Talhak, jester to Sultan Mahmud of Ghazni (r. 998-1030), would say whatever he felt like and the Persian word for jester (dalqak) seems to have been derived from his name, which in turn may derive from the Persian word daghal, meaning `fraud, falsification, adulteration’.
Gianni Izzo’s article on Persian jesters demonstrates their commonality with jesters elsewhere, including the fact that they tended to emerge from humble backgrounds:
The dalqak was one of the few positions available in the court where common people could elevate their socioeconomic standing from scarcity to abundance and from obscurity to fame. Their fortune was earned and not inherited. Although, in an official capacity, the occupation offered economic security, it produced a dependency on court largesse and new motivations for a continual, personalized style of performance. As an outsider now inside the imperial estate, the dalqak’s humble background still served as a conduit for the common sentiment of the king’s subjects. (pp. 4-5)
According to Gaffary, the court jester is sometimes also known as masḵara. Gaffary also notes that Jāḥeẓ, in Ketāb al-tāj, a text based primarily on Persian sources, reported that kings needed attendants, including jesters (możḥeks – note the related term możḥekān, meaning ‘comics’), whom he distinguished from satirists (ahl al-hazl).
Karīm Khan Zand (r. 1751-79) is said to have had jesters, with titles such as moqalled-bāšī (chief mimic), masḵara-bāšī (chief buffoon), and lūṭī-bāšī (chief rogue). I quite like the title of Chief Rogue – a new variant on the mock titles that are occasionally attributed to jesters.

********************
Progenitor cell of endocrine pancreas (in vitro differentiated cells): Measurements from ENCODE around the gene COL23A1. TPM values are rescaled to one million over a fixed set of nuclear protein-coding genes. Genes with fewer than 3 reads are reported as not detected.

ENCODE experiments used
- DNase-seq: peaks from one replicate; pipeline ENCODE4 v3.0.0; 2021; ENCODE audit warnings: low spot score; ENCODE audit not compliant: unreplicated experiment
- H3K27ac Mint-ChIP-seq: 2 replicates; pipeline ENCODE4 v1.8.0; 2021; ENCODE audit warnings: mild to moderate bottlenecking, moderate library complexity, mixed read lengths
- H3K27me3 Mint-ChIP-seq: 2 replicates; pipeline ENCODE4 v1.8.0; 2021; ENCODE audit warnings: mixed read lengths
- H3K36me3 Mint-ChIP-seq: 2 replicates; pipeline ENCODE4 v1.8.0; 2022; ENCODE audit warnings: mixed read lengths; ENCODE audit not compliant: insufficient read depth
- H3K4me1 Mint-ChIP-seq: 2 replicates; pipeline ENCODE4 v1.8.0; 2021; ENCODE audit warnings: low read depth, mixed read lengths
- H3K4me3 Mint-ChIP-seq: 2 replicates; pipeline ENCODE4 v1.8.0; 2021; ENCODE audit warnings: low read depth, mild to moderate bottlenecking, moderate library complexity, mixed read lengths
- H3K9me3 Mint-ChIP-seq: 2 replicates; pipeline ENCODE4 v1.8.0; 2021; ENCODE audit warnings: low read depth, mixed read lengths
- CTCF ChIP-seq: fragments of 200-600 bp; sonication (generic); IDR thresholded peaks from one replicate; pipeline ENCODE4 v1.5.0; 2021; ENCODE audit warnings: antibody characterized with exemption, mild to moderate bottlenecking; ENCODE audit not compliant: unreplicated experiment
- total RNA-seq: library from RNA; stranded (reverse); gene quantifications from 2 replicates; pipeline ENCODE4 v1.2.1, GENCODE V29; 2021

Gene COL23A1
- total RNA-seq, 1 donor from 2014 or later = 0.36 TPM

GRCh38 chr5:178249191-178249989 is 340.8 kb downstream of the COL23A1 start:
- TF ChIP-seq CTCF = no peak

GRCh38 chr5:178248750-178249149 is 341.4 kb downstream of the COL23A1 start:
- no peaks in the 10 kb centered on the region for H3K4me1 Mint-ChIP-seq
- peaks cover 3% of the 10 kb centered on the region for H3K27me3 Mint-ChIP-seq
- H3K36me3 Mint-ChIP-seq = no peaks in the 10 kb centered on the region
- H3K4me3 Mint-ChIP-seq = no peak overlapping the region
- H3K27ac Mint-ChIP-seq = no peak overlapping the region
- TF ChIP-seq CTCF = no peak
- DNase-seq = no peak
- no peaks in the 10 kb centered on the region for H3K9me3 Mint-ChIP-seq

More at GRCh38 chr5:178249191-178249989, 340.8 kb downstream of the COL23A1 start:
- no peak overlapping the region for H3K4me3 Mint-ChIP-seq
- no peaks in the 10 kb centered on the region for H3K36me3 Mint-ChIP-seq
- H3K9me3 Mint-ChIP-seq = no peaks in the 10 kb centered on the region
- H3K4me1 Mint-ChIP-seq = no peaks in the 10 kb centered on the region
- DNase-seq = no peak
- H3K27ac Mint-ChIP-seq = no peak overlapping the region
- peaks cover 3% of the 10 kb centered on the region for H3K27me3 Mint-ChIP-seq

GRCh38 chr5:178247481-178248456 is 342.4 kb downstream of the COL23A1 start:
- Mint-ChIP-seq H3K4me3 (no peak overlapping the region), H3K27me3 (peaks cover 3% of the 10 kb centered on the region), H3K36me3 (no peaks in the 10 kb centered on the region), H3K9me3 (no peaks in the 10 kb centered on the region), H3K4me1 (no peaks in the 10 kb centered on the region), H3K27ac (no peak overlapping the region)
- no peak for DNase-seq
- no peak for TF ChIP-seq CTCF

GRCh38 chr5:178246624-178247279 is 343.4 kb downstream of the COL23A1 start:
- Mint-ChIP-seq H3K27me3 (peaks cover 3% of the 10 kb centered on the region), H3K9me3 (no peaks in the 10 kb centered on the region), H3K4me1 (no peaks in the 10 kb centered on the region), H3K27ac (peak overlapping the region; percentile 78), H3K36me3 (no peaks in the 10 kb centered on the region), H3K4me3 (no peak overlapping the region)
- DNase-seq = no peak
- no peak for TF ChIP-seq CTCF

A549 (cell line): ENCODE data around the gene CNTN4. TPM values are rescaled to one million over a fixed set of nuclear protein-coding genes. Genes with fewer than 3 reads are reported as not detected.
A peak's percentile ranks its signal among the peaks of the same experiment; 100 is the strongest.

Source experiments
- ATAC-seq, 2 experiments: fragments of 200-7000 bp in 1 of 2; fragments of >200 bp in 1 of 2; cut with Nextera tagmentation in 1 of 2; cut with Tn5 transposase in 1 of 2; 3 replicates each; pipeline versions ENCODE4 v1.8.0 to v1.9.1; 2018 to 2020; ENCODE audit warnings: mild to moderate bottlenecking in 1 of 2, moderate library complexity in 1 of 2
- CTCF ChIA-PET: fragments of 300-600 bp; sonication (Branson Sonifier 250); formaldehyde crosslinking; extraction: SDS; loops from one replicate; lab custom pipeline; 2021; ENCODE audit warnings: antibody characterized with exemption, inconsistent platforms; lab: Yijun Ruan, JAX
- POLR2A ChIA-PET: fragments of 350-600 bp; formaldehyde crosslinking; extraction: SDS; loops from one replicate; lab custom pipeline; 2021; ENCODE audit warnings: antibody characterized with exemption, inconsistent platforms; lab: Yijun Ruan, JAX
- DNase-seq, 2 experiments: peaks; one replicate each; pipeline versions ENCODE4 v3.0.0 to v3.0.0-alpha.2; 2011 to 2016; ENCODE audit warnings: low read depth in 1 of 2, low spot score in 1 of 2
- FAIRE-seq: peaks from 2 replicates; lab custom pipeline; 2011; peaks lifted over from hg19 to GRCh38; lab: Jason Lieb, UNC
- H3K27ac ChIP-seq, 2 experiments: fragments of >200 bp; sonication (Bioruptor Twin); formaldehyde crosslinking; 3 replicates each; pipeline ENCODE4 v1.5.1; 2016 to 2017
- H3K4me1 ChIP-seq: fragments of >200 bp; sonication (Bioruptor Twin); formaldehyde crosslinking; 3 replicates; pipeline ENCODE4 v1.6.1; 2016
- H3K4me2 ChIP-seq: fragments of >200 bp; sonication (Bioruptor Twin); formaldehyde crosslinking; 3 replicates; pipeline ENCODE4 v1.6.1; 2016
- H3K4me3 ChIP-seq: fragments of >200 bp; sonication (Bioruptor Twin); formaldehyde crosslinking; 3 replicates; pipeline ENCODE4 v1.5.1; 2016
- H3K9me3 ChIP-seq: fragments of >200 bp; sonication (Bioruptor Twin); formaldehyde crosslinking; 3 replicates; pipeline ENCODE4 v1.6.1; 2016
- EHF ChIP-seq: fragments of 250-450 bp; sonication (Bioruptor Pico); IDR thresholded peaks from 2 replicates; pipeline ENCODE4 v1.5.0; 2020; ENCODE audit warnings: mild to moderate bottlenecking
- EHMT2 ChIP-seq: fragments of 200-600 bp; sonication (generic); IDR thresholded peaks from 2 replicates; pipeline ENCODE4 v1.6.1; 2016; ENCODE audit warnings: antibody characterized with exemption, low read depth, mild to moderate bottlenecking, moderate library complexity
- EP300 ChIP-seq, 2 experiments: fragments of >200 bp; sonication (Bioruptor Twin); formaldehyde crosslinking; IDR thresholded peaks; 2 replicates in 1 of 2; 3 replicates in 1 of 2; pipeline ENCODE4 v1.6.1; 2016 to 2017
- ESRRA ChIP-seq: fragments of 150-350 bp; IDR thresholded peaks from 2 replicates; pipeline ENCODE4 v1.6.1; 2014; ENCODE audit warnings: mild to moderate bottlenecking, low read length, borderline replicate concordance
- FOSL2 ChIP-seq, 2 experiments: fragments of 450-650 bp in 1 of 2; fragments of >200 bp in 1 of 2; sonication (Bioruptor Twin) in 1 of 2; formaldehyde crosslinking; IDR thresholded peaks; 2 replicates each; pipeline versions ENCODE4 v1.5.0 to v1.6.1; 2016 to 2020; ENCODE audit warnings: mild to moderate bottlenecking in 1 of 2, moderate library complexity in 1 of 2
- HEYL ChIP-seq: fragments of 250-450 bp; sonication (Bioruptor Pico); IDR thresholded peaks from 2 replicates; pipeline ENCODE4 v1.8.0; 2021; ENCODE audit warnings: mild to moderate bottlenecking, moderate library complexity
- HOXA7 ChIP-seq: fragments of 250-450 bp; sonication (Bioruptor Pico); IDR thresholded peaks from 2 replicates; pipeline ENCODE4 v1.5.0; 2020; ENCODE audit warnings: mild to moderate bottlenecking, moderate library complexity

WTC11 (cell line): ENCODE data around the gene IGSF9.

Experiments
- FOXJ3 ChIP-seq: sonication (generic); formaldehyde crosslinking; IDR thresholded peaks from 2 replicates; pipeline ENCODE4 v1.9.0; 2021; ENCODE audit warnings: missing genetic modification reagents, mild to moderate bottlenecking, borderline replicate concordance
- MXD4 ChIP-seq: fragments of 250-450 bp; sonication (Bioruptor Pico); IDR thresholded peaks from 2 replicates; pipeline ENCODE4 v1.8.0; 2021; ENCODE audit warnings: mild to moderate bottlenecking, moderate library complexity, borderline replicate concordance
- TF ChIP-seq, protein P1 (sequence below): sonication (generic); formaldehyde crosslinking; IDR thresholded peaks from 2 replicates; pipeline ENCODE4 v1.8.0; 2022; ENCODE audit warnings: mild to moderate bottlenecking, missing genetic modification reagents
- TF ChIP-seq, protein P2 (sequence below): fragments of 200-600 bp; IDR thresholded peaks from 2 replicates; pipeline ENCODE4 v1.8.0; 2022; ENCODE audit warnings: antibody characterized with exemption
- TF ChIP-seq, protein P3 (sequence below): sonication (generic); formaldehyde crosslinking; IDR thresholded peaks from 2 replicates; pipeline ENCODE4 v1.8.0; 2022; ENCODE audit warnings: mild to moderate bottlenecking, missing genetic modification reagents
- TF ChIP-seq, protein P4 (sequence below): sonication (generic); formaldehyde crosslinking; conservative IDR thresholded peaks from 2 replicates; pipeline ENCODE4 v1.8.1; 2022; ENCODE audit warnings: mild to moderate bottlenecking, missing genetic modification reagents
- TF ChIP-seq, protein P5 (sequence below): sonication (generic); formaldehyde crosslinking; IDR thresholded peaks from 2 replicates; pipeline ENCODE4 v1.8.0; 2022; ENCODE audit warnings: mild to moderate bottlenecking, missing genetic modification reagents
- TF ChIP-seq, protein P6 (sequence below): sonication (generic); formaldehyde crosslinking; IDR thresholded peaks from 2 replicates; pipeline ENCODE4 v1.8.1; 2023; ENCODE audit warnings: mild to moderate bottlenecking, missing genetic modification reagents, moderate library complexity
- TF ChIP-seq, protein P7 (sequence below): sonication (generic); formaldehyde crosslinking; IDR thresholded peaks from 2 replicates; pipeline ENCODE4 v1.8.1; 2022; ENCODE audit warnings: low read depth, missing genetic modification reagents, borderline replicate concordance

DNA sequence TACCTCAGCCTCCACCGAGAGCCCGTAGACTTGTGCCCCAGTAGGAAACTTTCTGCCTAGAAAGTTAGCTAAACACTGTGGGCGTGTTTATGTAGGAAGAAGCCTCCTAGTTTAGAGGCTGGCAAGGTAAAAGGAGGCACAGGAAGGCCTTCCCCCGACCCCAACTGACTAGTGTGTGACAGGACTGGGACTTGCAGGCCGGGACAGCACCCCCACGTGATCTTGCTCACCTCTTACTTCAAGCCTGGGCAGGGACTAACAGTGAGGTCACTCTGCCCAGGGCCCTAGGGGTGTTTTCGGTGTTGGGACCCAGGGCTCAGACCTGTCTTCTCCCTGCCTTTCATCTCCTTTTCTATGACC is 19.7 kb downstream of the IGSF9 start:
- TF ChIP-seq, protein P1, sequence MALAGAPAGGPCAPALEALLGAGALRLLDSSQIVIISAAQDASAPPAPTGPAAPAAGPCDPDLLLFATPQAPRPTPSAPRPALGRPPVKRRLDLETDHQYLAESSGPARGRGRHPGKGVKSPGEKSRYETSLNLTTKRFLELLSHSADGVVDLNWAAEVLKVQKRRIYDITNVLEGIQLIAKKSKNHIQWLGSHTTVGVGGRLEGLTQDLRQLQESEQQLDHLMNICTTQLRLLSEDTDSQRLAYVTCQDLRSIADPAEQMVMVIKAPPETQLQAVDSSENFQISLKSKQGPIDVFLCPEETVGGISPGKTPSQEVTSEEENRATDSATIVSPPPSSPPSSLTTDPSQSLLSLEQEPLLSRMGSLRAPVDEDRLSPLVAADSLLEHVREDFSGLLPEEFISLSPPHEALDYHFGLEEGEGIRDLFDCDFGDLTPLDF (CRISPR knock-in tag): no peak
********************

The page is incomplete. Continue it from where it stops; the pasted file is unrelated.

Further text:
Worth also mentioning the word for ‘minstrels’, moṭrebs.
Gaffary, Farrokh, Encyclopædia Iranica, VI/6, pp. 611-614, s.v. ‘Dalqak’
Halabi, A.A., `The Development of Humour and Satire in Persia with Special Reference to ‘Ubaid-i Zakani’, Ph.D thesis, Edinburgh University, 1980, p. 72.
Izzo, Gianni, ‘Playing the fool: jesters of the Safavid and Zand courts’, Bulletin of the School of Oriental and African Studies (August 2023), pp. 1-15.
Jāḥeẓ, Ketāb al-tāj fī aḵlāq al-molūk, A. Zakī (ed.) (Cairo: 1914), p. 21.
Martin, Vanessa, “The jester and the shadow of God: Nasir al-Din Shah and his fools”, Iranian Studies 40:4 (2007), pp. 467–81.
Nūrbakhsh, Hossein, Dalqakhā-yi mashhūr-i darbārī va maskharehhā-yi dawrahgird (Tehran: Intishārāt-i Kitābkhāneh-yi Sanāʾī, 1996).
Nūrbakhsh, Hossein, Karīm Shīraʾī: Dalqak-i mashūr-i darbār-i Nāṣir-al-Dīn Shāh Qājār (Tehran: Intishārāt-i Kitābkhaneh-yi Sanāʾī, 1968).
Zakani, ‘Obeyd-e (14th century), The Ethics of the Aristocrats and Other Satirical Works, trans. by Hasan Javadi, Middle Eastern Series, 11 (California: Jahan Books, 1985), pp. 96 and 124.